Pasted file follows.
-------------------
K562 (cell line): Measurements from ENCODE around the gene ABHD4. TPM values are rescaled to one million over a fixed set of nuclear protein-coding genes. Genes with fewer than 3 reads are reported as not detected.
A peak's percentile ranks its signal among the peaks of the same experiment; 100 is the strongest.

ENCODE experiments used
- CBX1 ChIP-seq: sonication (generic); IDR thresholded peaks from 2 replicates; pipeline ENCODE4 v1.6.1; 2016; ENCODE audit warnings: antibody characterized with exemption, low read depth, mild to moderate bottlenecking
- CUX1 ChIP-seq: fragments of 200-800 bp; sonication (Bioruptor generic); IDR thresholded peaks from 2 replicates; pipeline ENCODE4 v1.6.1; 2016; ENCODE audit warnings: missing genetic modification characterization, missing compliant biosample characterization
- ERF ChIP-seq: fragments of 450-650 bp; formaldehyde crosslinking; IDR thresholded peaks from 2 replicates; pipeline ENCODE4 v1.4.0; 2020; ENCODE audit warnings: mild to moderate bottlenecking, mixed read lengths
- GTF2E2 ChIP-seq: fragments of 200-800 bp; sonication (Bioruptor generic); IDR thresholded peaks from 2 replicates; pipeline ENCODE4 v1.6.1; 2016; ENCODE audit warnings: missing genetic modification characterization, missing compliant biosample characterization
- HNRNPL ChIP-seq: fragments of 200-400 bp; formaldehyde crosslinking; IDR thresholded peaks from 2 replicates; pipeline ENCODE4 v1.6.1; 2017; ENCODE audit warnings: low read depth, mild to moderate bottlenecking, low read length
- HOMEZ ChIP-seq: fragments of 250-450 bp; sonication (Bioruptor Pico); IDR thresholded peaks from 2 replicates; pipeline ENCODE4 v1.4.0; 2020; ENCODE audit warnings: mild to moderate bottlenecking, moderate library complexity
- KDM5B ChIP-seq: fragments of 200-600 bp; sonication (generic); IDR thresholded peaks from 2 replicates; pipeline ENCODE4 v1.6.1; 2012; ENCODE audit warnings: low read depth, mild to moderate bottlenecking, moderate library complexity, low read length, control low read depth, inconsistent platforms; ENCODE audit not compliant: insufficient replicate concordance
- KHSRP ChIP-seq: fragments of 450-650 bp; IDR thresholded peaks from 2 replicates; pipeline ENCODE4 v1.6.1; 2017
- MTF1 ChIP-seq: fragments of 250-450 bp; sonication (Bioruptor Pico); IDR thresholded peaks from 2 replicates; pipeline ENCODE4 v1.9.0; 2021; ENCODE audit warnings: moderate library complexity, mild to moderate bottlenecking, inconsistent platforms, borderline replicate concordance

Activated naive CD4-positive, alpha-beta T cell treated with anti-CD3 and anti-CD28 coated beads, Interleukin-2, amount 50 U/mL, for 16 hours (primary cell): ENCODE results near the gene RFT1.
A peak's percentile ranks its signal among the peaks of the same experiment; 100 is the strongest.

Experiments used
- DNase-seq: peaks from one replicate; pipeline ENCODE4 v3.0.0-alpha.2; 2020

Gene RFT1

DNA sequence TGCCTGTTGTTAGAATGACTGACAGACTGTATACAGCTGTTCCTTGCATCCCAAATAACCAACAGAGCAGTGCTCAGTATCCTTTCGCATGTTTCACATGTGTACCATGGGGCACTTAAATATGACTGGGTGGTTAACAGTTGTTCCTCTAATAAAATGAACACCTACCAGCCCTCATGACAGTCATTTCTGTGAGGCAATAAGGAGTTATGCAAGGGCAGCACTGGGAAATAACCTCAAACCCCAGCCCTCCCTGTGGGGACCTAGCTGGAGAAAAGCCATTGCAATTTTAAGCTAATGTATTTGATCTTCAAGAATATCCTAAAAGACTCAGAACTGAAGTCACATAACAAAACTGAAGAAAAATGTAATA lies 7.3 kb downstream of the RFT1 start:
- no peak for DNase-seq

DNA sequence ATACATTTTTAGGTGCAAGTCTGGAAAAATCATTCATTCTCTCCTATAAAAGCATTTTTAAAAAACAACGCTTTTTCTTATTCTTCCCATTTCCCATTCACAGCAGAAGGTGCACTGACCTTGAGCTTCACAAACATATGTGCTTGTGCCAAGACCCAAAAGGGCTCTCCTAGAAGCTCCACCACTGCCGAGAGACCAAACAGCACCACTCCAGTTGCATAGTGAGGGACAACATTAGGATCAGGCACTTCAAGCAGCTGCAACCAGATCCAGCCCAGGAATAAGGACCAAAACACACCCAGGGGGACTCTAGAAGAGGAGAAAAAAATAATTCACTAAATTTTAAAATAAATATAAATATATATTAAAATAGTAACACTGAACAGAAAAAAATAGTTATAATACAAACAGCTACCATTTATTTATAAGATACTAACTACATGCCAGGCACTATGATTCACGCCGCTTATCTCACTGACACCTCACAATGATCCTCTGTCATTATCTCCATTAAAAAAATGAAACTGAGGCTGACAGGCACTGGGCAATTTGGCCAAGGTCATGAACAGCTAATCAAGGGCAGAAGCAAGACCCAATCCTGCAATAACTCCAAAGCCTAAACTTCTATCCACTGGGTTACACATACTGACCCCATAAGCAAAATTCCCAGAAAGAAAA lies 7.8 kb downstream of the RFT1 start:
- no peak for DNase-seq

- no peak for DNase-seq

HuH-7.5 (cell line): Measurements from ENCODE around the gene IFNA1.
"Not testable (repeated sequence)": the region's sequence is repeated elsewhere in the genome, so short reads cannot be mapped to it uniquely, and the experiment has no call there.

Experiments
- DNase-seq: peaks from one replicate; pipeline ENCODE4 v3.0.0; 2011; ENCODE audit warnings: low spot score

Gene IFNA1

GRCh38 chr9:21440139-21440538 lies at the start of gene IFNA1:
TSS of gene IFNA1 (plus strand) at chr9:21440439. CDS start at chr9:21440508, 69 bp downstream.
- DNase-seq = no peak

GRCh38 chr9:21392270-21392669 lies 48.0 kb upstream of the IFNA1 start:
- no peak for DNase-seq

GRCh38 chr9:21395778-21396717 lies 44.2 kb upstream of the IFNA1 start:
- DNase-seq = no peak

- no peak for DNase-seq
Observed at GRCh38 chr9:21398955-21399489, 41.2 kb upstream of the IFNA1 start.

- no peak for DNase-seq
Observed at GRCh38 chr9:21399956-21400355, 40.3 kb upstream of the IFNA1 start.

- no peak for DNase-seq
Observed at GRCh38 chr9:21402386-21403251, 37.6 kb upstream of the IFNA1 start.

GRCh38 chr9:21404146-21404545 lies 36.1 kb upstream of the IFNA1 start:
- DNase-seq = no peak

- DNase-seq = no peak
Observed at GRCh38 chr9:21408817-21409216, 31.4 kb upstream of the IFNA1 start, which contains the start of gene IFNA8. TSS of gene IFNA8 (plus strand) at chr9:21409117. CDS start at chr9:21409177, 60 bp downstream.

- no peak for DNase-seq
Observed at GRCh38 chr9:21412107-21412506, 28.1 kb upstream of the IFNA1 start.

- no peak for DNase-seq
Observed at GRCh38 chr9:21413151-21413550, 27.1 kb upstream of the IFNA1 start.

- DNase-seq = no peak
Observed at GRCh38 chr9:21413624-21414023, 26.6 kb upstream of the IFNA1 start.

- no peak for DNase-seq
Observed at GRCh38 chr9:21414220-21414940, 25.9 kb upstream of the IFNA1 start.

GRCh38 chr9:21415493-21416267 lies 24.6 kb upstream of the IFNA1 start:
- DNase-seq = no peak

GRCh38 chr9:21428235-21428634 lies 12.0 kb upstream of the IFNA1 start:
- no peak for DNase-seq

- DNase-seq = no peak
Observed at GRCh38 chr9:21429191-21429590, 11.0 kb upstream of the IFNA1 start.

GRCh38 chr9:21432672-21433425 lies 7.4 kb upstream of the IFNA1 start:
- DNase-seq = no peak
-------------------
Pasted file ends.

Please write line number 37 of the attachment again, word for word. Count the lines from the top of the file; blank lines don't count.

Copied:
- no peak for DNase-seq